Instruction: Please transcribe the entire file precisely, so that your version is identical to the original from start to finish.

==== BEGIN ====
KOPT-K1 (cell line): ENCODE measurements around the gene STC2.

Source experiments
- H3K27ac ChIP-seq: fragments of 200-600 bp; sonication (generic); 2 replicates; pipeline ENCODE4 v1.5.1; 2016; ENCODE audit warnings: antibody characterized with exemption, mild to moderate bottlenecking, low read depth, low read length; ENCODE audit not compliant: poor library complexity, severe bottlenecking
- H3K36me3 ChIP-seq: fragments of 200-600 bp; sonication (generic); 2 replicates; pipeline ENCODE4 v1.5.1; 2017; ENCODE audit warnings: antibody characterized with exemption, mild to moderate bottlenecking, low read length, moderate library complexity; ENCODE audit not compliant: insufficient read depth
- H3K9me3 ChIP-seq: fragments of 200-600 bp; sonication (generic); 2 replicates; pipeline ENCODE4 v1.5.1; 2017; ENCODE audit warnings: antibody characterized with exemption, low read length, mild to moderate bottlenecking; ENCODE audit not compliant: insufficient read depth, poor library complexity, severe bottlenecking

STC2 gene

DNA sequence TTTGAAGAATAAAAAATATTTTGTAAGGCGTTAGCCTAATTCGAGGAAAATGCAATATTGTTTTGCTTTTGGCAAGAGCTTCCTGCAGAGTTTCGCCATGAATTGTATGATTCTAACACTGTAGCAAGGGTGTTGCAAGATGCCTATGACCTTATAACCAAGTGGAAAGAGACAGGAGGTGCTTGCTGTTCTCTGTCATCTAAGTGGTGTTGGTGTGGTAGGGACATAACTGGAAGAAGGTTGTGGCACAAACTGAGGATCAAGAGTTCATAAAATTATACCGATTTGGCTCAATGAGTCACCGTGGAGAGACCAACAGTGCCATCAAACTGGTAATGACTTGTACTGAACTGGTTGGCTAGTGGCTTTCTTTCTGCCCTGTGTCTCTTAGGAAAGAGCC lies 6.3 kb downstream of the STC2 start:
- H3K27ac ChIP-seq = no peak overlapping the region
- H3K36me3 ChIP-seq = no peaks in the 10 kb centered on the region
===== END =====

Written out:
KOPT-K1 (cell line): ENCODE measurements around the gene STC2.

Source experiments
- H3K27ac ChIP-seq: fragments of 200-600 bp; sonication (generic); 2 replicates; pipeline ENCODE4 v1.5.1; 2016; ENCODE audit warnings: antibody characterized with exemption, mild to moderate bottlenecking, low read depth, low read length; ENCODE audit not compliant: poor library complexity, severe bottlenecking
- H3K36me3 ChIP-seq: fragments of 200-600 bp; sonication (generic); 2 replicates; pipeline ENCODE4 v1.5.1; 2017; ENCODE audit warnings: antibody characterized with exemption, mild to moderate bottlenecking, low read length, moderate library complexity; ENCODE audit not compliant: insufficient read depth
- H3K9me3 ChIP-seq: fragments of 200-600 bp; sonication (generic); 2 replicates; pipeline ENCODE4 v1.5.1; 2017; ENCODE audit warnings: antibody characterized with exemption, low read length, mild to moderate bottlenecking; ENCODE audit not compliant: insufficient read depth, poor library complexity, severe bottlenecking

STC2 gene

DNA sequence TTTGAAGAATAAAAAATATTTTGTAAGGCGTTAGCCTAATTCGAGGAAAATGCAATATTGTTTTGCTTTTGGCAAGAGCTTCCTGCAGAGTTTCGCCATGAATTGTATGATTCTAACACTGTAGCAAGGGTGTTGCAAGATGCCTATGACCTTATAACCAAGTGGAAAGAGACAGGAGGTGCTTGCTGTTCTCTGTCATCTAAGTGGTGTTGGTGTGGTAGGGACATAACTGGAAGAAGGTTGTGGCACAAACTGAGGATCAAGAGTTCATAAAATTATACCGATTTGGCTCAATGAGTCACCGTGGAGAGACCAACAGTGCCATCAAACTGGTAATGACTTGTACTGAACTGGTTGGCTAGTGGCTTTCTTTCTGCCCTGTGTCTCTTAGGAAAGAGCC lies 6.3 kb downstream of the STC2 start:
- H3K27ac ChIP-seq = no peak overlapping the region
- H3K36me3 ChIP-seq = no peaks in the 10 kb centered on the region